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Geometric Series - Example 1

A geometric series is a series of the form a + ar + ar^2 + ... + ar^(n-1). Here r is a non-zero constant and a is a sequence of positive numbers. It is the total of an infinite number of terms. In between successive terms, should have a constant ratio.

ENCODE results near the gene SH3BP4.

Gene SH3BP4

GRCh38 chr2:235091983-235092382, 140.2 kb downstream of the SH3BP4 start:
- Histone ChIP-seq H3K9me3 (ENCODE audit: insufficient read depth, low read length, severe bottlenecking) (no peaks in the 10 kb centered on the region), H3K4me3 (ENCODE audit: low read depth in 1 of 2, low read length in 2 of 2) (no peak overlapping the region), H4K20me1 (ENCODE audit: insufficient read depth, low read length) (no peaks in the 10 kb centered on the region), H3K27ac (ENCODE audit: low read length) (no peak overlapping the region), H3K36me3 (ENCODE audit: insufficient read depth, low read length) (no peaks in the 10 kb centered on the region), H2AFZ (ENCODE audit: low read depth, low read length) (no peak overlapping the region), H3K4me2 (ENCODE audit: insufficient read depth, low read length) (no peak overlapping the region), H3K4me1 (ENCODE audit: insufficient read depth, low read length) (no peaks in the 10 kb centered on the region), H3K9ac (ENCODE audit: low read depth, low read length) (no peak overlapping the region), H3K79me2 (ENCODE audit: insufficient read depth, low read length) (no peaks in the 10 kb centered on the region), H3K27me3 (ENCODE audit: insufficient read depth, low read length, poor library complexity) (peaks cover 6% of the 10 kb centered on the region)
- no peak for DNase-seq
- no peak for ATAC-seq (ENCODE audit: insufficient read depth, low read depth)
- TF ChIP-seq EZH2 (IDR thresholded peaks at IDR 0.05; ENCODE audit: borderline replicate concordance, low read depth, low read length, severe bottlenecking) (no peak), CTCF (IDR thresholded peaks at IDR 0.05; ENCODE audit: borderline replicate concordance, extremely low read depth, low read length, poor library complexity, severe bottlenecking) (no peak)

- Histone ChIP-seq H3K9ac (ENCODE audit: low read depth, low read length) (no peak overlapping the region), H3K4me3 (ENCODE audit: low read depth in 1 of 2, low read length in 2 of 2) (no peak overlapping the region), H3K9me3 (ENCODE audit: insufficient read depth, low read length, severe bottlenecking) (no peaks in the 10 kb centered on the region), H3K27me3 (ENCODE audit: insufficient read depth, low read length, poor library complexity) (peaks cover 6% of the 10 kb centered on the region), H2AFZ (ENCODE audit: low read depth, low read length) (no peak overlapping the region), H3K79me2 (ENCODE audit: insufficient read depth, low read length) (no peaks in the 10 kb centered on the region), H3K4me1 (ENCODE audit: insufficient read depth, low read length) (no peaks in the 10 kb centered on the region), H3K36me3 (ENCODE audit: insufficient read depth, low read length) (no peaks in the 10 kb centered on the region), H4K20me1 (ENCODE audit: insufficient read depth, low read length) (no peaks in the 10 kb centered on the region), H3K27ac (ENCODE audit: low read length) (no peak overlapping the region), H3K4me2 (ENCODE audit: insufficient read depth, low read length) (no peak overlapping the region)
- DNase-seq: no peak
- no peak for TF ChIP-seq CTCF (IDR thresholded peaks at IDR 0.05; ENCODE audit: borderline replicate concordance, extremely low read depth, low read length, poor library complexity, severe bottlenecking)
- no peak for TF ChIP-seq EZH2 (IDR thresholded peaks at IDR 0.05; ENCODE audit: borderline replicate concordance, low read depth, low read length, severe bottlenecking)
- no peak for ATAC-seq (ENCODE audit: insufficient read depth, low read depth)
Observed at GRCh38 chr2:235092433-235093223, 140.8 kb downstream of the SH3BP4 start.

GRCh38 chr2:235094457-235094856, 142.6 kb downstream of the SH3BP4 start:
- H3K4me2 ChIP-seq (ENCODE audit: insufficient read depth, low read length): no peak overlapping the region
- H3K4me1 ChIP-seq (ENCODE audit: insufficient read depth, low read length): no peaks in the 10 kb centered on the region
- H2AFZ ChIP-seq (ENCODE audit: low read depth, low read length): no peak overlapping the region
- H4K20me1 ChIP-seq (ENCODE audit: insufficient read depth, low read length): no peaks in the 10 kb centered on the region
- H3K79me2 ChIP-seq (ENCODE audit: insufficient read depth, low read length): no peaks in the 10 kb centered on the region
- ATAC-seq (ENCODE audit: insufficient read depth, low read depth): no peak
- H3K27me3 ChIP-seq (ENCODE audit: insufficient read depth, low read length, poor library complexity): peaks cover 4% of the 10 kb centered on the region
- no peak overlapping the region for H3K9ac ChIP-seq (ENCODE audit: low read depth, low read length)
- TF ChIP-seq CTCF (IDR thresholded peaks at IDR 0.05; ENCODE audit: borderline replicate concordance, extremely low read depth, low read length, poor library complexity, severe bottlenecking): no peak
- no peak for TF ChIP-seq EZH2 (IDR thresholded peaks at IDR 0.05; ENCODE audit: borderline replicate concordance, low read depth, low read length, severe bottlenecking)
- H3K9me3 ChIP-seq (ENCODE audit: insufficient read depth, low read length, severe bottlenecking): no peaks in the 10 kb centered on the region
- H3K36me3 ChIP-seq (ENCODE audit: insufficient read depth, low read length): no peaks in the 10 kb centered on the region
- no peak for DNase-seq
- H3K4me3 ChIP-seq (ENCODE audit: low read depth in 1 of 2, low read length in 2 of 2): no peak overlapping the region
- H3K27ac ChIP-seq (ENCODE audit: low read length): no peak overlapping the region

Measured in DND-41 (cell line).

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Okay, so this is gonna be the first example out of our geometric Siri's Siri's and says Find the 18th term of the Siri's, given the excuse, given the following information. So our terms are 0.75 3, 12 and 48. So if we're looking at the difference, um, we're going from here to here it increases by 2.25 but then it increases by nine, and then it increases by it's 2036. So clearly it's not an arithmetic sequence because the we're not adding or subtracting by the same value each time. So then we have to see if it's a geometric sequence by seeing if it multiplies by the same value each time. So in going from 0.75 to 3, we know it multiplies by four because 0.75 it's the same thing as 3/4. So if we multiply that by four, those canceled out and we're left with three going from 3 to 12 are also multiplied by 44 2012 to 48 is also multiplied by four. So we have in that indeed confirmed that it is a geometric sequence So then, for our geometric sequence, we know the equation is g sub en is geese of one times are to the end minus one power. In this situation, we know that Jesus end is a term that we're looking for, Joseph One is the very first term R is the rate. So the whatever we're multiply it by each time on the end, minus one. So n is and the end out of the n minus one is going to be, um, basically the number of terms. So they were looking for the 18th term. Let's go ahead and plug in the information that we need. So we've got the first term is 0.75 then our rate is four and then our end minus one star Ennis 18. So 18 minutes one is 17. Then we've got 0.75 times, four to the 17th power. At this point, you can just plug that into your calculator, and then I would get 1.288 times 10 to the 10th power, which makes a lot of sense because ultimately this is going to get really big because you're multiplying. So it's almost like it's increasing exponentially. It makes sense that our final number for 18 term is really, really, like, just keep in mind. Our first step was to think about whether it was an arithmetic or geometric sequence by seeing if we're multiplying by the same value each time, or if we're adding or subtracting by the same value each time, and then from there we set up our geometric equation and then filled in what we knew.